Yamaha Fazer 25 Review
Bike Tested: Yamaha Fazer 25; Road Test No. 895; Test Location: Navi Mumbai
Price OTR Mumbai: Rs. 1,47,202/-
The Yamaha Fazer 25 makes little sense as the FZ25 is just better in almost every way
It’s been a long time coming for Yamaha to launch a quarter-litre machine. With the R3 gone, a void needed filling and to fill that, they gave us the FZ25 – a wonderful street-fighter motorcycle. A very capable motorcycle but didn’t quite solve the purpose of a quarter-litre machine due to the high price. To further add to the mix, Yamaha didn’t waste time and got the Fazer 25 to make its debut as the sports tourer we’ve all been waiting for, but is it really?
Motor Quest: The Yamaha Fazer 25 is a full-faired sport touring version of the FZ25, both being mechanically the same. It is currently Yamaha’s only full-faired offering under Rs. 10 lakhs in India.
Styling – Right off the back I can tell you, the overall design of this machine is not ordinary. Good or bad? I’ll leave that for you to decide but personally, I don’t quite like it. The LED headlight is the same unit found on the FZ25 but this one has two additional LED strips that supposedly help make it more visible to oncoming traffic. That being said, I see it more as a missed opportunity on having integrated turn indicators. Look at the front for a while and you will notice how the rest of the design has been built around its headlamp and ending immediately once you reach the tank, beyond which it’s an FZ25 again.
The design of the Fazer 25 could have been executed much much better
The Yamaha Fazer 150, that is still currently on sale isn’t exactly much of a looker and doesn’t deliver that tourer feel, especially with its semi-fared body. This being a full-faired machine, the Fazer 25 still can’t deliver as the design looks a little too busy to look good, kind of like a Bajaj Pulsar RS 200. The paint scheme doesn’t exactly do justice to it either. I’m guessing they took inspiration from Iron Man’s choice of colours which does manage to get your attention. I feel the Soulful Cyan colour looks much better than this Rhythmic Red but then again, that’s my personal opinion. Apart from of all of this, the Fazer looks rather purposeful and ready to tour. More on that later.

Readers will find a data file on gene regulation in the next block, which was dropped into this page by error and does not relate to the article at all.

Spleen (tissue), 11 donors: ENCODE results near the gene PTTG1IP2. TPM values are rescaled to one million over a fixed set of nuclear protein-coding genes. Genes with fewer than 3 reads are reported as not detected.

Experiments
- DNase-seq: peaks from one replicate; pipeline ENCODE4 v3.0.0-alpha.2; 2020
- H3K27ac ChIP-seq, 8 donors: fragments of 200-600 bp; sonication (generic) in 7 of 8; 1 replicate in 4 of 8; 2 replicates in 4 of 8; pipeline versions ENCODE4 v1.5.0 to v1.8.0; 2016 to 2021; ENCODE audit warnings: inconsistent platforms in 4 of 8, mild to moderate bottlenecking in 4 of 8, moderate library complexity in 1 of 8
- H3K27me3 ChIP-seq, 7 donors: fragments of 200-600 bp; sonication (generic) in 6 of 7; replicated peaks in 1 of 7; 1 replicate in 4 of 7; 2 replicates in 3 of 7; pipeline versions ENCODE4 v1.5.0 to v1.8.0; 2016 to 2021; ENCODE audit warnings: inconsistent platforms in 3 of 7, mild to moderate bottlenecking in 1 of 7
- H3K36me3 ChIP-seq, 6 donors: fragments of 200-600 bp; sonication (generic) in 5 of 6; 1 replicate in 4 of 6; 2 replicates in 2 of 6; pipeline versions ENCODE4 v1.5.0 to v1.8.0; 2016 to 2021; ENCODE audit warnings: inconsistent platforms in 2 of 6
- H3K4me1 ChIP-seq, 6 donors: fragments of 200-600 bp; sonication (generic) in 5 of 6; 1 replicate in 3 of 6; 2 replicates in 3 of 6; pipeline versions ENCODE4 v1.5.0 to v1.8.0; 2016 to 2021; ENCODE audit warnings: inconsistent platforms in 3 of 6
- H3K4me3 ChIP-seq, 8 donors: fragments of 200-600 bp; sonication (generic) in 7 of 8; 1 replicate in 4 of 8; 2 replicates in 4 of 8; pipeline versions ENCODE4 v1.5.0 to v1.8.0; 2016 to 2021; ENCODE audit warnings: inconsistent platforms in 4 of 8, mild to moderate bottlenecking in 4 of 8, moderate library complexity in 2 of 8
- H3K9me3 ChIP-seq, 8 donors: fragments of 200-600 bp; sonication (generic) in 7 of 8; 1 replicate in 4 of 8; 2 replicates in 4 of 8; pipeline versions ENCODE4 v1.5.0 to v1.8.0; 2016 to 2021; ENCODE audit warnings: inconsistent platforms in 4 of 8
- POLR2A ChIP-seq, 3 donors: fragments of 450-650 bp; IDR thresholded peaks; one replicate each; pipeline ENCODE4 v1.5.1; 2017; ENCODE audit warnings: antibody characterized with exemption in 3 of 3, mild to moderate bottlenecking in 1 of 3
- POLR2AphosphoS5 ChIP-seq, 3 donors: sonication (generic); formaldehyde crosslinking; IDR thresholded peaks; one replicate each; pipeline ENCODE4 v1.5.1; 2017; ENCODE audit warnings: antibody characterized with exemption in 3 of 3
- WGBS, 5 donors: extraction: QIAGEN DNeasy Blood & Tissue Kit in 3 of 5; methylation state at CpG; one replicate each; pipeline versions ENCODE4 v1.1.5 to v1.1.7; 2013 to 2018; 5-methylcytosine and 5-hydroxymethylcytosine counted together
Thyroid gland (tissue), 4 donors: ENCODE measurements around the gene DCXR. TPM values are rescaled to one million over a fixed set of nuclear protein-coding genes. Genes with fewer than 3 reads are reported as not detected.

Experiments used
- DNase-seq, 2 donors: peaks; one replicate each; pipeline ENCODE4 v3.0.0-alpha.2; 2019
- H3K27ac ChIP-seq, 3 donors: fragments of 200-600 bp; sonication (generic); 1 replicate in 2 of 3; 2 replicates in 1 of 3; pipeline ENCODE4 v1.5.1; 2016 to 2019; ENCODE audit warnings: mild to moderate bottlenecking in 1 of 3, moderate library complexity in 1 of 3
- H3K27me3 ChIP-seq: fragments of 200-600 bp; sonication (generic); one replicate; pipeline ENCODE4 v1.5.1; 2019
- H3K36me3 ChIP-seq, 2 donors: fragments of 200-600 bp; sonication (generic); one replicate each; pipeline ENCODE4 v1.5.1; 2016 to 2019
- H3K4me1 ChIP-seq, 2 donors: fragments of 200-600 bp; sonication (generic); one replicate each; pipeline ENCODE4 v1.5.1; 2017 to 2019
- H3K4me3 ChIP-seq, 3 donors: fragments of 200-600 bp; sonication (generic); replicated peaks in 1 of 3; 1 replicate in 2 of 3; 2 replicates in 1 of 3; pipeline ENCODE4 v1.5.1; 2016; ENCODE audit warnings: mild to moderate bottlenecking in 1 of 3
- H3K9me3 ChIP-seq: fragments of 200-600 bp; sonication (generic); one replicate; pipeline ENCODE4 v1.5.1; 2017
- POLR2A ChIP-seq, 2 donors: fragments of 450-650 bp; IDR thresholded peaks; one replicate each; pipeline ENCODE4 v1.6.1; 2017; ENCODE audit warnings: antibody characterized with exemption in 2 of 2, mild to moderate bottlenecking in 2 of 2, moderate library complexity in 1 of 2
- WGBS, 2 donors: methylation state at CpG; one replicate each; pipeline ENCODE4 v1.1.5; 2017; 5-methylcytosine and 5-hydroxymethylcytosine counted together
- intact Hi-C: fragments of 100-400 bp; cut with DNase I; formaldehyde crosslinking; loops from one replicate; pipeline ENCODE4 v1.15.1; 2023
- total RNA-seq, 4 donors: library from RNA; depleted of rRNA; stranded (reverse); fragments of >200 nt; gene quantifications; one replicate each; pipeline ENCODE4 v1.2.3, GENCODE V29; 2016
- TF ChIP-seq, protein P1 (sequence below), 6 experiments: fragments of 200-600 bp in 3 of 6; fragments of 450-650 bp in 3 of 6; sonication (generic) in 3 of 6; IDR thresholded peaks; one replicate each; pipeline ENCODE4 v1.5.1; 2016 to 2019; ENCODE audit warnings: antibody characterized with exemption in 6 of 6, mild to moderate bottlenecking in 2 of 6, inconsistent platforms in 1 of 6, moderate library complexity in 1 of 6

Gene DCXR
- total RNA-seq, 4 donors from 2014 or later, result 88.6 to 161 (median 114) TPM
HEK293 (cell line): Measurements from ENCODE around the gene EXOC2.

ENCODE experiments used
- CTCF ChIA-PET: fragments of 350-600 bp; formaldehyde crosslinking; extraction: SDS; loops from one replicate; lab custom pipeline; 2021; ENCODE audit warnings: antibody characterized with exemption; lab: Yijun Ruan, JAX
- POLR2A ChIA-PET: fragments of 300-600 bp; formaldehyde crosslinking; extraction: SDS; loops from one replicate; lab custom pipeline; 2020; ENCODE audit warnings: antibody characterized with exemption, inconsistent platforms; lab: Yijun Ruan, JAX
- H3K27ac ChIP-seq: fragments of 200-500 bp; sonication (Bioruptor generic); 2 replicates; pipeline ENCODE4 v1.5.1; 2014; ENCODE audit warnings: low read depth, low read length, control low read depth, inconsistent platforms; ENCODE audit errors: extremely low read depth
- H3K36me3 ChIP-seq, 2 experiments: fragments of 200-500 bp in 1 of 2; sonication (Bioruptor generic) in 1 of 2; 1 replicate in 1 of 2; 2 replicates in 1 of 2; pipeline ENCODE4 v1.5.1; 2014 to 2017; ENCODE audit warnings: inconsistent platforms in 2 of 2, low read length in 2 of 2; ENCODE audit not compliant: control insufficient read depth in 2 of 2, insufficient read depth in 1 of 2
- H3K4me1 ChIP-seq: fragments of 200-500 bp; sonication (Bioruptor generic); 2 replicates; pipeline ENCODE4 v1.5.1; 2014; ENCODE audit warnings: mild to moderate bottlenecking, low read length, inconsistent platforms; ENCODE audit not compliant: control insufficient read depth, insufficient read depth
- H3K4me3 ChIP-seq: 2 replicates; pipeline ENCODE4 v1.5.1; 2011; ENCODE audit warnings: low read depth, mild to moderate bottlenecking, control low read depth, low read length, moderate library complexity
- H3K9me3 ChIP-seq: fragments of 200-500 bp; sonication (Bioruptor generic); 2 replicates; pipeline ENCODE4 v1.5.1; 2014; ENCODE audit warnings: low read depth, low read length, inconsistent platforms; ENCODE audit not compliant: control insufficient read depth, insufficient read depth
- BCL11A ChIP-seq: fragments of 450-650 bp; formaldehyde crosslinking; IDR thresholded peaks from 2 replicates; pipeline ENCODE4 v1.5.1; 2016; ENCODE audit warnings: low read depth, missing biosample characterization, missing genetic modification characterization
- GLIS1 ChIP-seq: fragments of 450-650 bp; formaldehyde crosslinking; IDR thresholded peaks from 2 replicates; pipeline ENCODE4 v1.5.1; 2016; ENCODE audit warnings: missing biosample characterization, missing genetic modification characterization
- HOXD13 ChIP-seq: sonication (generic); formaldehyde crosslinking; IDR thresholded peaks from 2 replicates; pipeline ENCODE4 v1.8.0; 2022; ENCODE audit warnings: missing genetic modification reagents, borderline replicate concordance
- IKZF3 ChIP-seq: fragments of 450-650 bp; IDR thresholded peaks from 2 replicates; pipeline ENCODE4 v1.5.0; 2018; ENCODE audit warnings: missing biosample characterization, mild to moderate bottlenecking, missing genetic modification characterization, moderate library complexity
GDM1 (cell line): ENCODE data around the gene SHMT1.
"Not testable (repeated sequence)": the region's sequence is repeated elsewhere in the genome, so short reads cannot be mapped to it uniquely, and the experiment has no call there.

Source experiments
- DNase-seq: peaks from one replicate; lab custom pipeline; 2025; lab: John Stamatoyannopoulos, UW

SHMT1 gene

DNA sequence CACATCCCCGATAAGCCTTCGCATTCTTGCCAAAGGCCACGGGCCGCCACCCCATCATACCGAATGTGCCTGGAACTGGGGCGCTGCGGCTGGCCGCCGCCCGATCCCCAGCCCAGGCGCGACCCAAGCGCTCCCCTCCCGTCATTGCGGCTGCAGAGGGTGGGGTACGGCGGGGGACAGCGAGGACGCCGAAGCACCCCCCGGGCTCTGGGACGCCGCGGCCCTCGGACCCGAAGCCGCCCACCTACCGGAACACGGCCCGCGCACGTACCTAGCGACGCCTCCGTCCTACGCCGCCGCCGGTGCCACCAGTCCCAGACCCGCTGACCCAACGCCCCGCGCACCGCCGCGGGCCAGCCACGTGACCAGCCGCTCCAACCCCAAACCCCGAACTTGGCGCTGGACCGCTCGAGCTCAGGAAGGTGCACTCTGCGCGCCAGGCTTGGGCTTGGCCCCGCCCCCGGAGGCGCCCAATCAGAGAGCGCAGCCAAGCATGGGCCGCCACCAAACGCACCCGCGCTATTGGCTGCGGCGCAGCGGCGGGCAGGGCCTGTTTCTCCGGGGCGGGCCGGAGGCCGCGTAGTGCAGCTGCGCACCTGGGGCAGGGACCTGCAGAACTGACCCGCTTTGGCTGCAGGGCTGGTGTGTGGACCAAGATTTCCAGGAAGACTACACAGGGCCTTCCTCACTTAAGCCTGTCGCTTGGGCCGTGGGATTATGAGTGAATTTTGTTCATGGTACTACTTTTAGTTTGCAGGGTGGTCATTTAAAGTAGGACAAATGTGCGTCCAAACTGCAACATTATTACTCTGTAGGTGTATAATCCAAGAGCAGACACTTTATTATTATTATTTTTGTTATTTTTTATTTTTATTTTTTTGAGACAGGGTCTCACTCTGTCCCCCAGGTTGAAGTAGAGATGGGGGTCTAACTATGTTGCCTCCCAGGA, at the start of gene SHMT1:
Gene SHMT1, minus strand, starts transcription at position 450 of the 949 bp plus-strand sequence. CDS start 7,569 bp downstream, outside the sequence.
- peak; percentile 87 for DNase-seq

Instrument Cluster and Switchgear – The instrument cluster is the exact same one found on the FZ25 and has no changes to it. It feels a little narrow to use with the tachometer wedged up against the top of the screen. It does get a few basics and some more information but here is the catch, you can never access that information side by side like you can on something like the KTM Duke 200. The bike only comes with one slot to display your odometer, twin trip meters, real-time mileage, average fuel efficiency and a clock but neither of this can be viewed at the same time. You would constantly find yourself pressing that tiny hard button trying to toggle through the information to go between your clock and efficiency figures and let’s not forget, the lack of a gear position indicator which doesn’t sound very tourer like or even a shift light for that matter. The switchgear feels decent to use and again is the same as its naked counterpart.
Ergonomics – The seating posture is quite upright and comfortable and there is decent legroom. The mirrors which otherwise provide decent visibility find themselves compromised if you’re revving too high or wearing a riding jacket. Which again, isn’t very tourer like but Yamaha to add to the tourer nature has given it a dual horn which may or may not be on your list of priorities at this point. The pillion comfort is good with the seat being wide and well cushioned. I was quite surprised to not find any bungee hooks for saddlebags on this motorcycle as it is positioned as a sports tourer. As for the FZ25, the ergonomics were bang-on for an upright seated tourer and it’s the same for the Fazer 25.